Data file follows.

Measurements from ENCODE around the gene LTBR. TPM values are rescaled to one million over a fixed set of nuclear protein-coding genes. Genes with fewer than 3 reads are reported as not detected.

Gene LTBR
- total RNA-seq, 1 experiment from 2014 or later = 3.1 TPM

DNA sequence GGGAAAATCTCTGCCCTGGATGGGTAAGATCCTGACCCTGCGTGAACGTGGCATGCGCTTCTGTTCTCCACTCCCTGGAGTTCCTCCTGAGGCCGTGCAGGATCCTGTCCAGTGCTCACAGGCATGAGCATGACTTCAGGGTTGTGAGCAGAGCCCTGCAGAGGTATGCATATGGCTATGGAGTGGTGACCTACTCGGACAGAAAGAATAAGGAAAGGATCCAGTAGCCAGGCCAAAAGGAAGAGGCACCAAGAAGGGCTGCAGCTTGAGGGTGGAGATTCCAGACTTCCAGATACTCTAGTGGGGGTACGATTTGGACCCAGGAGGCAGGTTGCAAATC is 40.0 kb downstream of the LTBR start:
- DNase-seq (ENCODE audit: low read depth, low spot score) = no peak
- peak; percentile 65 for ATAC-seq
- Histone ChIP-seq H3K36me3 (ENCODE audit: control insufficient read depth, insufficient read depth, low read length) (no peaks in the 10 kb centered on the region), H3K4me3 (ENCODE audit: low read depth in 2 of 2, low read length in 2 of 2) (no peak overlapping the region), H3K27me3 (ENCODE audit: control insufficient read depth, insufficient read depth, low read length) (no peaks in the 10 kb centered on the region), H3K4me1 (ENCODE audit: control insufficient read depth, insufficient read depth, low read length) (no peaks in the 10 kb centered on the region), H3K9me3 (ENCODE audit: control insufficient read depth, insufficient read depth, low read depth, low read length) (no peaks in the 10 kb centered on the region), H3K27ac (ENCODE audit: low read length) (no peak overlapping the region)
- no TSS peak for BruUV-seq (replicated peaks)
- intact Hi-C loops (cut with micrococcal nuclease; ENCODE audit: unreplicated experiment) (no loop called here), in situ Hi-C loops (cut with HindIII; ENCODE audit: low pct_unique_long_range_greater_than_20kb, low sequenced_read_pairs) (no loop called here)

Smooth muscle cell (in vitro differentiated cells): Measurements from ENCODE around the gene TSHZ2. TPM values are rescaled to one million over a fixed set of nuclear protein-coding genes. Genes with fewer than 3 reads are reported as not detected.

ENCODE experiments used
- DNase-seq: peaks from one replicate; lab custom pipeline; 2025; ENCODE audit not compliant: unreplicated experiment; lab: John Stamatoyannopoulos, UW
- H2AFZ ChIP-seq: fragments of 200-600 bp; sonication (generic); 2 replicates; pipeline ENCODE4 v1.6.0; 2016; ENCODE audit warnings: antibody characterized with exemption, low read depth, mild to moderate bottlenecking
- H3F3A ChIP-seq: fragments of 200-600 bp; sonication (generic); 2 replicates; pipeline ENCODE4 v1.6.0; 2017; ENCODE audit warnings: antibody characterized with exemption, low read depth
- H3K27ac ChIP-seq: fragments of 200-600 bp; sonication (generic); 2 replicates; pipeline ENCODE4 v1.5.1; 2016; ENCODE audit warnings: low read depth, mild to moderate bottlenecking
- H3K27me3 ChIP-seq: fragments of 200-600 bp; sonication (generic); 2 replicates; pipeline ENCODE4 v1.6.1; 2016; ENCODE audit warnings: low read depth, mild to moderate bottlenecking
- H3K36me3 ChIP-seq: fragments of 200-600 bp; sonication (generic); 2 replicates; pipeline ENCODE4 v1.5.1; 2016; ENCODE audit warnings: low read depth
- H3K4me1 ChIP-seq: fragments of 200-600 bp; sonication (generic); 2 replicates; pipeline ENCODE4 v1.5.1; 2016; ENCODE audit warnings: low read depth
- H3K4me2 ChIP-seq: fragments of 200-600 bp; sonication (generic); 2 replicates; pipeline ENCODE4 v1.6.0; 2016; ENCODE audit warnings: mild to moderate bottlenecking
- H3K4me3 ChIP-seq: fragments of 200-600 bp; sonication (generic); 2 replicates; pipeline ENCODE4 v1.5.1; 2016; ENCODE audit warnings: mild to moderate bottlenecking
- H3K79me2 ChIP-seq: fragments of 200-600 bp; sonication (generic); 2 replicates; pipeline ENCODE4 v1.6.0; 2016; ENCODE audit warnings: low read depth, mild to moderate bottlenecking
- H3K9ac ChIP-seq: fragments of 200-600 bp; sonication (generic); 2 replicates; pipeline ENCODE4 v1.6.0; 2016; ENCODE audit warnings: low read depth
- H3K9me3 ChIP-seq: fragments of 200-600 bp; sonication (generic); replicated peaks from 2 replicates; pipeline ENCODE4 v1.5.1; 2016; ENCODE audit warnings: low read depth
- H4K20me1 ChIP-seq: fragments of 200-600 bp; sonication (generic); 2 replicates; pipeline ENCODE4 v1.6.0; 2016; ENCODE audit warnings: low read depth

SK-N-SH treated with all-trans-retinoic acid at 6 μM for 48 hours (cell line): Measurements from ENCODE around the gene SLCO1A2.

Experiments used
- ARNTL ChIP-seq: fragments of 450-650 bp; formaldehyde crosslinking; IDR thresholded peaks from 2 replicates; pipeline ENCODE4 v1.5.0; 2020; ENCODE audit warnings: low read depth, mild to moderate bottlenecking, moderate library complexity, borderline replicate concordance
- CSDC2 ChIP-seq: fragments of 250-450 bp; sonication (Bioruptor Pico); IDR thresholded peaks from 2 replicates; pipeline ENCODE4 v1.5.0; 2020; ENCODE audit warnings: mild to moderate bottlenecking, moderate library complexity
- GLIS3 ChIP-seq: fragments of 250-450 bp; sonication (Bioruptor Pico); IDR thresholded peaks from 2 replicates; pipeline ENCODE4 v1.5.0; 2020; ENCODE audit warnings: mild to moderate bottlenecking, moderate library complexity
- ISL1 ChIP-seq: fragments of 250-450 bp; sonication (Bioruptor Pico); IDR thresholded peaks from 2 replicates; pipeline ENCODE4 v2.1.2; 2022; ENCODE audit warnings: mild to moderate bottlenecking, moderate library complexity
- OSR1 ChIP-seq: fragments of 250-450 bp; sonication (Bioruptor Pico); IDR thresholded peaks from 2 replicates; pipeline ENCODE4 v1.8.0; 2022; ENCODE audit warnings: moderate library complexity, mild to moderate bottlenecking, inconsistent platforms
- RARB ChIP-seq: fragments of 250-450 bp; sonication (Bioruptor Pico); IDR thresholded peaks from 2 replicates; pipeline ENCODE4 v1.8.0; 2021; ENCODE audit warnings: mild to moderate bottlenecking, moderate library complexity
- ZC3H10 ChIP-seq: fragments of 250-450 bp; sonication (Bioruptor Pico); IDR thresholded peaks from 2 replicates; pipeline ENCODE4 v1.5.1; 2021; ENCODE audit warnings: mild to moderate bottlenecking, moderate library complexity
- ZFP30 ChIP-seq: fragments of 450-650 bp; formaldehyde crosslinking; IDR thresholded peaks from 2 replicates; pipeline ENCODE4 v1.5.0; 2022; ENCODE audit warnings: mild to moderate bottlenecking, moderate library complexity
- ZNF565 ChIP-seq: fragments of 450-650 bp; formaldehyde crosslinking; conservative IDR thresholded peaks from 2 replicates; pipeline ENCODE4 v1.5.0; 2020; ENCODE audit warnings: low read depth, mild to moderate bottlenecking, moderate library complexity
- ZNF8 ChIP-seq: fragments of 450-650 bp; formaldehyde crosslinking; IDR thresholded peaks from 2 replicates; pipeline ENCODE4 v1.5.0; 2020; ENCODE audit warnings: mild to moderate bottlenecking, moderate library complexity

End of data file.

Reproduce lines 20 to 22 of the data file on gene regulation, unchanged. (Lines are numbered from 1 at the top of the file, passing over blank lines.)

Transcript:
- H3K4me3 ChIP-seq: fragments of 200-600 bp; sonication (generic); 2 replicates; pipeline ENCODE4 v1.5.1; 2016; ENCODE audit warnings: mild to moderate bottlenecking
- H3K79me2 ChIP-seq: fragments of 200-600 bp; sonication (generic); 2 replicates; pipeline ENCODE4 v1.6.0; 2016; ENCODE audit warnings: low read depth, mild to moderate bottlenecking
- H3K9ac ChIP-seq: fragments of 200-600 bp; sonication (generic); 2 replicates; pipeline ENCODE4 v1.6.0; 2016; ENCODE audit warnings: low read depth